I was living in the central Indian jungles, working as a young and rather innocent biologist, when the first Club of Rome report, The Limits to Growth, was published in 1972. It made a lasting impression on me, as it did on many people who were concerned about the consequences of unbridled growth and consumption of resources. This report did not deal with the issue of the limits of the world’s tropical rainforests. The extent of these forests was not known at that time, and public discussion of their fate had not yet taken off. Concerns had certainly been expressed by a few scientists, but the level of knowledge about these forests had hardly gone beyond what was described in the historical records of early explorers, missionaries, and colonial forest agents. Many tropical countries, even the biggest ones, had no idea how much rainforest they held.

Since 1972 our knowledge has expanded greatly. The scientific literature on tropical rainforests has virtually exploded, particularly in the past two decades. Today we have satellite remote sensing technology that can detect an elephant in the middle of the Congo Basin and monitor forest clearings the size of a backyard. We have the tools to understand what drives tropical land use change. But will the international community use these tools to effectively address tropical deforestation and loss of biodiversity? Or will we see a gradual demise of these forests, much as we are already seeing the disastrous consequences of climate change in many parts of the world?

Scientific institutions as well as nongovernmental organizations now generate hundreds of articles and reports every year on tropical forest cover change, forest fragmentation, biodiversity, climate change, and carbon storage. Most scientists, however, work within their academic disciplines and publish their results in specialized journals, without much cross-referencing or synthesis. Research papers are highly technical and difficult for nonspecialists to read. Unless one of the more broadly oriented journals such as Science or Nature publishes research findings with wide enough appeal to be picked up by the media, important scientific information may never become available to policy makers and the public.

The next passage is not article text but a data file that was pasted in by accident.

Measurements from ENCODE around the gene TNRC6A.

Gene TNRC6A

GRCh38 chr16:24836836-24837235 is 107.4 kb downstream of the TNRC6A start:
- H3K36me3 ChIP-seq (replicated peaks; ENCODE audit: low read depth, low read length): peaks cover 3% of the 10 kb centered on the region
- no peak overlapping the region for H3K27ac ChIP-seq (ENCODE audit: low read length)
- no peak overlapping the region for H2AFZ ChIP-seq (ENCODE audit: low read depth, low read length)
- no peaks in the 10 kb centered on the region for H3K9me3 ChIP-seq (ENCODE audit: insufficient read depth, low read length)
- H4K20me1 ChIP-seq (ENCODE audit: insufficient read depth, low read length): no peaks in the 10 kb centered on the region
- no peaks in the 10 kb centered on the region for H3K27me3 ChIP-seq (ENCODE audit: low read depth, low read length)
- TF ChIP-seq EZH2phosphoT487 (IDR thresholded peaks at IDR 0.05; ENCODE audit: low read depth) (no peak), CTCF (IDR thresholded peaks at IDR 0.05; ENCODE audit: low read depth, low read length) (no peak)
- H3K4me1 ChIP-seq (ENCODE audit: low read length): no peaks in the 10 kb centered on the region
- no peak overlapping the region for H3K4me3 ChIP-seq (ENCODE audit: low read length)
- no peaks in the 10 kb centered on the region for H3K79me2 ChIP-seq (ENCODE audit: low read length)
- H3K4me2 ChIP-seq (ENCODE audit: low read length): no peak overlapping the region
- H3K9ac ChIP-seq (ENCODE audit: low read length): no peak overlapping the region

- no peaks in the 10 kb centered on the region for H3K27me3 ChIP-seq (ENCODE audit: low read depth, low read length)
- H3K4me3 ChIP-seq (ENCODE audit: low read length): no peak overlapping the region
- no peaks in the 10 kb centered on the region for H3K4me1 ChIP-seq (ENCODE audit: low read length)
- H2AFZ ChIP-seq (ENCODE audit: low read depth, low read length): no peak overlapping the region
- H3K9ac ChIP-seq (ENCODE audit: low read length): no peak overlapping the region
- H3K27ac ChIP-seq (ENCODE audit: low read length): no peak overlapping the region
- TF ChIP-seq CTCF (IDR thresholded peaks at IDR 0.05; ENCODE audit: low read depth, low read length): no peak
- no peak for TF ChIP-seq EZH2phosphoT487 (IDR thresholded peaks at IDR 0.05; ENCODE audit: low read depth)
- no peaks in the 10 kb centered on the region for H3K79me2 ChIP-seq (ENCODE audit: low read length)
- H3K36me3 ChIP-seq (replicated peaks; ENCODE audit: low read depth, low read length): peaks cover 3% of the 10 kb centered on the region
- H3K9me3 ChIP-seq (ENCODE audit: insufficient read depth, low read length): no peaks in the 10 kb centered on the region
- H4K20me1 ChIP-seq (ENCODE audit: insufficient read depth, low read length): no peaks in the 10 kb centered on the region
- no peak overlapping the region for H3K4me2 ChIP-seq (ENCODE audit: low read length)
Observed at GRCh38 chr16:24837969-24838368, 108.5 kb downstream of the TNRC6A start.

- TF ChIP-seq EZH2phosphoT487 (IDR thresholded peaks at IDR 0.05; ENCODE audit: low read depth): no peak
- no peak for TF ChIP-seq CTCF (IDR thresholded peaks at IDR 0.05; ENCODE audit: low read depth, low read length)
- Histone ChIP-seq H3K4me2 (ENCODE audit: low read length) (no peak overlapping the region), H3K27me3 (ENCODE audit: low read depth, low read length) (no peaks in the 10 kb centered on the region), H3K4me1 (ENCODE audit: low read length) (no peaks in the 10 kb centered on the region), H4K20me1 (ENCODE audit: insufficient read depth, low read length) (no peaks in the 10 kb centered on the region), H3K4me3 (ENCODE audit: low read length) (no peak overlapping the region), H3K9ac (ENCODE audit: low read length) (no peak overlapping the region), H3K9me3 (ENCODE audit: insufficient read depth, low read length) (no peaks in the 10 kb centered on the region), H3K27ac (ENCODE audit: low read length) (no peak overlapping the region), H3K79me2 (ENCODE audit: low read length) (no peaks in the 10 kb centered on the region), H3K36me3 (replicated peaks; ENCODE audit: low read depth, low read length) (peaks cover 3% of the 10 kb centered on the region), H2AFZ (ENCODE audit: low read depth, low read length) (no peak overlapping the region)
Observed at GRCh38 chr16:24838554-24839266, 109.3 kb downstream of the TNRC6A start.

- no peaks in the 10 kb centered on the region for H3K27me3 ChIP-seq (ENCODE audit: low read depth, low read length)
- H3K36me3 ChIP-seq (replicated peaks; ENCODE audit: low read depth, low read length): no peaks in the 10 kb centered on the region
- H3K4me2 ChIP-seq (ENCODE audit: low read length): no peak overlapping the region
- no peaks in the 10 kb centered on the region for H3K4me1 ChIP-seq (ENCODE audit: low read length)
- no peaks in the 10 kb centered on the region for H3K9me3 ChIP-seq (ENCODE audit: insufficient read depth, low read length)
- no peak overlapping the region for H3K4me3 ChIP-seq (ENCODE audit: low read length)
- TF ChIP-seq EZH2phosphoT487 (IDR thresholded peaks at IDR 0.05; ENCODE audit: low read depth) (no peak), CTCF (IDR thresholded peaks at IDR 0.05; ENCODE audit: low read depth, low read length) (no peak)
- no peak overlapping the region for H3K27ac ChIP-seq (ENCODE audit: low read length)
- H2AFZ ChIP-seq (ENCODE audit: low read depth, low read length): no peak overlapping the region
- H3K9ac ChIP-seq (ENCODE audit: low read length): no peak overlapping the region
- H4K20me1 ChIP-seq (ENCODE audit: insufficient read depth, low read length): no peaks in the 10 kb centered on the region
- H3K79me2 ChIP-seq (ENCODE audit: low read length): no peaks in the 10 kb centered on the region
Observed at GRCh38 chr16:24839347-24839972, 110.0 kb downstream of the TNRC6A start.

Language barriers make this problem still worse. Today most scientific literature about tropical rainforests comes from universities in the United States and the United Kingdom, and science institutions in non-anglophone countries often have difficulty following the newest research. But the inverse is also true. Research on rainforest ecology of the former French and Belgian colonies in Africa rarely appears on the radar of anglophone scientists. This is one reason for the common belief that African rainforests are biologically impoverished and not well understood. It may be only the language of the studies that is not well understood. In a wonderful book by Jean-Pierre Vande weghe, Forêts d’Afrique Centrale, la Nature et l’Homme, about half of the more than 350 literature citations are to French publications that deal with the biology of African rainforests.